With just the main sail up, and the Rudder pivoted all the way aft, she was able to creep to windward, with many, many tacks.

    This got me out of a bay of tree stumps, which had a narrow entrance, dead upwind.

    I tried it again in the middle of the lake, with a stiff breeze. She did it again, probably pointing no closer than 70 deg. off the wind and making good at least 5 deg. less than that, but making real upwind progress, none the less.

    But I wouldn't want to sentence anyone to dozens of short tacks to reach sufficiently deep water to lower the 'Board, when a considerably less deep, though certainly less efficient one, would be deploy able in far shallower waters.
  6. latestarter
    Joined: Jul 2010
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    latestarter Senior Member

    That depends on how well your boat points.

    If you assume the boat points at 45 degrees and 55 degrees off the wind you get
    cos(45) / cos (55) = .7071 / .573 = 1.232 therefore 23%
  7. gggGuest
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    gggGuest ...

    Can't help thinking disputing the exact effect of made up example numbers is somewhat pointless.

    I think a lot depends where you're going to sail.

    When I've sailed on narrow but reasonably deep rivers the ability to point 2 degrees higher, even if it meant going painfully slowly, could make the difference between getting round the next bend and having to tack into the current and back, which could make a huge difference in whether or not you got home in time for a hot dinner.

    But as I said before, in shallow muddy estuaries - especially muddy estuaries where you *really* don't want to get out and push - the ability to sail reasonably efficiently with very shallow draft may be more valuable.

    So perhaps the craft should be tailored for the job in hand, which isn't really a surprise. Since all boat design involves compromise between competing aims its inevitable that different circumstances will suggest a different compromise.
  8. gonzo
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    gonzo Senior Member

    Geezz, when it gets so shallow that a canoe runs aground, you can push the damn thing.
  9. Steve Clark
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    Steve Clark Charged Particle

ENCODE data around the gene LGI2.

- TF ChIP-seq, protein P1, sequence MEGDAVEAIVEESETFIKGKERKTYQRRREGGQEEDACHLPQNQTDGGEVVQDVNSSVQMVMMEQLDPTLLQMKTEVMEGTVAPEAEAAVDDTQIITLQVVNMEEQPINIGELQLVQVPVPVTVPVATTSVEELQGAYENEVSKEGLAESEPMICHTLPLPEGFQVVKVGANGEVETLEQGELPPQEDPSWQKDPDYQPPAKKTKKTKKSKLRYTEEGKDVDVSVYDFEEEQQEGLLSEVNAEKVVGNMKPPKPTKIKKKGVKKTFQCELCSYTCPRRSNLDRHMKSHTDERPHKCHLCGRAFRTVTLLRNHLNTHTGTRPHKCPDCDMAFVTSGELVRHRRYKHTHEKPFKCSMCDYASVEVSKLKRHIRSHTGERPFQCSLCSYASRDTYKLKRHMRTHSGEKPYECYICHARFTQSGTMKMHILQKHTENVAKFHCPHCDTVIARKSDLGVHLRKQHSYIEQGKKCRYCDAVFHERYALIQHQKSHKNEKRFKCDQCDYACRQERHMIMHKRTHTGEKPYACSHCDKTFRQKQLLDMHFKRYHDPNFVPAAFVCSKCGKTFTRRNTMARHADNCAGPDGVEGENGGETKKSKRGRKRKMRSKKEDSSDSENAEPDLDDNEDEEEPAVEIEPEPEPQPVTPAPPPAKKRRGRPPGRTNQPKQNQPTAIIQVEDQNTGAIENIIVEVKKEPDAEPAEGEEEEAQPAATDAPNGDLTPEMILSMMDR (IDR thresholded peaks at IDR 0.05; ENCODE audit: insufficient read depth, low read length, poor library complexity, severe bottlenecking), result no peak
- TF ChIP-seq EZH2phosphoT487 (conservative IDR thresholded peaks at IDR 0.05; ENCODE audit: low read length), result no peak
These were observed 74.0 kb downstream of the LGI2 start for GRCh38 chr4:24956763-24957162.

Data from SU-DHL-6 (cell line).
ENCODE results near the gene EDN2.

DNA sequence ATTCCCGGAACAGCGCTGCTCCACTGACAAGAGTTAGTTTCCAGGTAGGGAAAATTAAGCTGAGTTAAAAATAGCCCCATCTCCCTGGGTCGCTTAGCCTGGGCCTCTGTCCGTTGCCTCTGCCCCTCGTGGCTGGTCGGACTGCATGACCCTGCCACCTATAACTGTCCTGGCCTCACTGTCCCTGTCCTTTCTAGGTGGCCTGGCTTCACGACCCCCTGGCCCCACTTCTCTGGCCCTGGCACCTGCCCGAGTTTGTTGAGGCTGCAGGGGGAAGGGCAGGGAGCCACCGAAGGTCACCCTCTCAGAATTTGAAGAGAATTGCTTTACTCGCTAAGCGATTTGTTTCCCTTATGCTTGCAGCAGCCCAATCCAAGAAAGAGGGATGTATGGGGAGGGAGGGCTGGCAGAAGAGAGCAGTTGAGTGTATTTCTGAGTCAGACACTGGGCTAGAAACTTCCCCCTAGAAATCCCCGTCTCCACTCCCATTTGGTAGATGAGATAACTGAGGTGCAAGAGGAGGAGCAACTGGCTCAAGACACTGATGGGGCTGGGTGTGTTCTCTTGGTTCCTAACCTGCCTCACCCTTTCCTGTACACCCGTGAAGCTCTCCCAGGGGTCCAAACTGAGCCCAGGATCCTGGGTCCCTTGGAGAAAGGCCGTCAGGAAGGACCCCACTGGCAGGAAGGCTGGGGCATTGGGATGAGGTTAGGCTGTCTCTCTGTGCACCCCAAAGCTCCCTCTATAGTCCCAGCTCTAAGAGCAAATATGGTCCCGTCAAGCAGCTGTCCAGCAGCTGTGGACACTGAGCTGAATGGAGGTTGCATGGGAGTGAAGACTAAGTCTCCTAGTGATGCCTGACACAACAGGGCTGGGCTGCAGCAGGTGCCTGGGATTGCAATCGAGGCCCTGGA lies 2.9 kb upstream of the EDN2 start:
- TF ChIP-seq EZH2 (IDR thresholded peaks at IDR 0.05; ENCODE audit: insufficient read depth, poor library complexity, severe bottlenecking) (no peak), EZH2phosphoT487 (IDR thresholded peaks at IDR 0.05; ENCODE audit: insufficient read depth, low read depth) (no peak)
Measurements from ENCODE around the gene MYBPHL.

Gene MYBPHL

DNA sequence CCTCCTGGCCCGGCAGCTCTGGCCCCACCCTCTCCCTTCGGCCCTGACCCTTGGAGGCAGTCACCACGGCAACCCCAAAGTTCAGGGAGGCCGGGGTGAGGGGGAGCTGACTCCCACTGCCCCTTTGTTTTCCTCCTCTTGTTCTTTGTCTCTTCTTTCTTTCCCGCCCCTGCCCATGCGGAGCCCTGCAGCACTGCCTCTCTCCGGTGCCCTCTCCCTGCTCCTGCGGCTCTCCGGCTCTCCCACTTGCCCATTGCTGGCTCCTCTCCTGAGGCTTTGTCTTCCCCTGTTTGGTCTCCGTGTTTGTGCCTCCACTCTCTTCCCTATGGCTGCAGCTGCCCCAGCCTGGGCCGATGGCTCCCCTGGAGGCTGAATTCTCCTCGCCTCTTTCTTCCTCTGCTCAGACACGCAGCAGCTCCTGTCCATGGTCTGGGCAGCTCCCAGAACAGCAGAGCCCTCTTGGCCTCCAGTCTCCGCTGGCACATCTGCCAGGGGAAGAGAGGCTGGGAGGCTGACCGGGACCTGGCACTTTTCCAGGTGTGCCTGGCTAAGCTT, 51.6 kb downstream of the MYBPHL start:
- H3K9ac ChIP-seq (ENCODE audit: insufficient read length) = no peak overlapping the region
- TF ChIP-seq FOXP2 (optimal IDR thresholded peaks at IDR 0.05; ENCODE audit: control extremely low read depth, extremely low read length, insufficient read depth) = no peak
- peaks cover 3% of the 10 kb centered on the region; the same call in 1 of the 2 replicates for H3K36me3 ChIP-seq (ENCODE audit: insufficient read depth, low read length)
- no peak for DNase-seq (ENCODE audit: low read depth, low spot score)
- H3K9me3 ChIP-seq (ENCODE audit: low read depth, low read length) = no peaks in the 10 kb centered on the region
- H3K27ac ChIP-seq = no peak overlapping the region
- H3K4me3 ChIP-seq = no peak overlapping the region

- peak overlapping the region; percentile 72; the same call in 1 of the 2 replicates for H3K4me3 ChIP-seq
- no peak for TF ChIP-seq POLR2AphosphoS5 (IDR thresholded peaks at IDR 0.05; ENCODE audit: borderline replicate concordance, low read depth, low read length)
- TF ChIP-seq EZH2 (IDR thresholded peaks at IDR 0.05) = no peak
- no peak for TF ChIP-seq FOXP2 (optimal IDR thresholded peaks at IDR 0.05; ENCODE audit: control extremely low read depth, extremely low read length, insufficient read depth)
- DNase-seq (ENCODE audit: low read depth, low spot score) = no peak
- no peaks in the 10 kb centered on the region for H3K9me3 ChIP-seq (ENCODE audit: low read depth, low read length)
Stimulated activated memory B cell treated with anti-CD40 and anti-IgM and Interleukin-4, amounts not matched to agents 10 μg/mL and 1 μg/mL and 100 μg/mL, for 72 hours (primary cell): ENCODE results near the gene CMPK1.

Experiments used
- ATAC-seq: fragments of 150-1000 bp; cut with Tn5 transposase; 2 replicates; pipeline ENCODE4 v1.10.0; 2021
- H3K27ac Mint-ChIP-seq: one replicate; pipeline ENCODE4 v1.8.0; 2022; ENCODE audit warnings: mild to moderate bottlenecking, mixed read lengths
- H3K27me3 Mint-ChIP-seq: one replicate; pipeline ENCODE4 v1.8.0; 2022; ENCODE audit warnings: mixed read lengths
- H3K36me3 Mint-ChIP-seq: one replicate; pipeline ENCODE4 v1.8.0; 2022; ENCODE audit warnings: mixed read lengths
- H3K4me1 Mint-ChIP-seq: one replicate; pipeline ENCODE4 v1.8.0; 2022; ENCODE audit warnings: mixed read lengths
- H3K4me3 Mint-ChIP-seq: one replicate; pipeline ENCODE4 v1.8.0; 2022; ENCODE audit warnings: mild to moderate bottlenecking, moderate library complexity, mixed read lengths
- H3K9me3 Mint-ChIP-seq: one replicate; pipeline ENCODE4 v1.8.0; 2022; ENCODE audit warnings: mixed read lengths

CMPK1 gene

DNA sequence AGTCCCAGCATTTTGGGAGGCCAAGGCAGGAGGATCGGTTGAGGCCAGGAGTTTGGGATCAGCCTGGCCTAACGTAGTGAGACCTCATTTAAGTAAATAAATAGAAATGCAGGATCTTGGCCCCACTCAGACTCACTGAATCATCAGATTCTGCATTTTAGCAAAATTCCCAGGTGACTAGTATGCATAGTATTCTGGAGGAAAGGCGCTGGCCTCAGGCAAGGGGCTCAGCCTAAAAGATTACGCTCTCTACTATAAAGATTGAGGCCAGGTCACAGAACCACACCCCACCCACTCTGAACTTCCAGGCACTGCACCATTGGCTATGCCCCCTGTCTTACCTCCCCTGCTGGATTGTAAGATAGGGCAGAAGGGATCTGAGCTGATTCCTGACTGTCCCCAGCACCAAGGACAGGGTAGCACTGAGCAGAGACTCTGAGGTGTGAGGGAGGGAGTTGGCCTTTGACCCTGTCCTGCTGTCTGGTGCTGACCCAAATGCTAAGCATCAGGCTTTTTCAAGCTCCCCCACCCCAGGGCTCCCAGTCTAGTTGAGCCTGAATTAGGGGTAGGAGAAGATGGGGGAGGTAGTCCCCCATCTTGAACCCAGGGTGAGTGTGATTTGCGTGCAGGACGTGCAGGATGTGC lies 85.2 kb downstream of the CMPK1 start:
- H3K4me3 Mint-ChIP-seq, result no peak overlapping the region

What I encourage is a boat that paddles well enough so that you don't try to sail where there isn't enough water.
    And which sails better where there is.
    I think lee boards hinder both, so offer the alternate view.
    I think that being able to beat to windward efficiently is a requirement of seaworthiness.
  10. philSweet
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    philSweet Senior Member

    @ Steve. I've done a bit of gunkholing over 20 years in the Everglades, and I can sail in shallower water than I can paddle. My skiff could sail reliably in 5" of water. I need twice that to paddle without disturbing the bottom. I can sail a canoe at a beam reach in about 8". Any time you get below about 1 foot, you should just assume you are going to go slowly, like less than normal paddling speed. The trick for dealing with extensive shallows is to know your wading birds. If the bay is full of herons and spoonbills and flamingos and godwits, you can float a canoe and make progress. If all you see is 5 square miles of Red Knots and and sand pipers, not so much. Take binoculars to search for likely passages. My hiking partner and I re-opened some canoe routes in the 'glades that hadn't been tried in 15 years.

  11. Steve Clark
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    Steve Clark Charged Particle

    Nothing saying you HAVE to sail with the board and rudder down.
    I always assume you can pull the board up and steer with a paddle like the ACA Cruising class or St Lawrence skiff.. In my early days of sail training, we were all taught how to sail without rudders, to sail backwards, and backwards without rudders. Where I launch the C Class catamaran is too shallow for the rudders at least 25% of the time. So I steer a 400 lb carbon fiber wing sail hydrofoil catamaran with an oar quite often. It isn't "fast" but I haven't sacrificed any deep water speed because I have to sail in a mud puddle sometimes.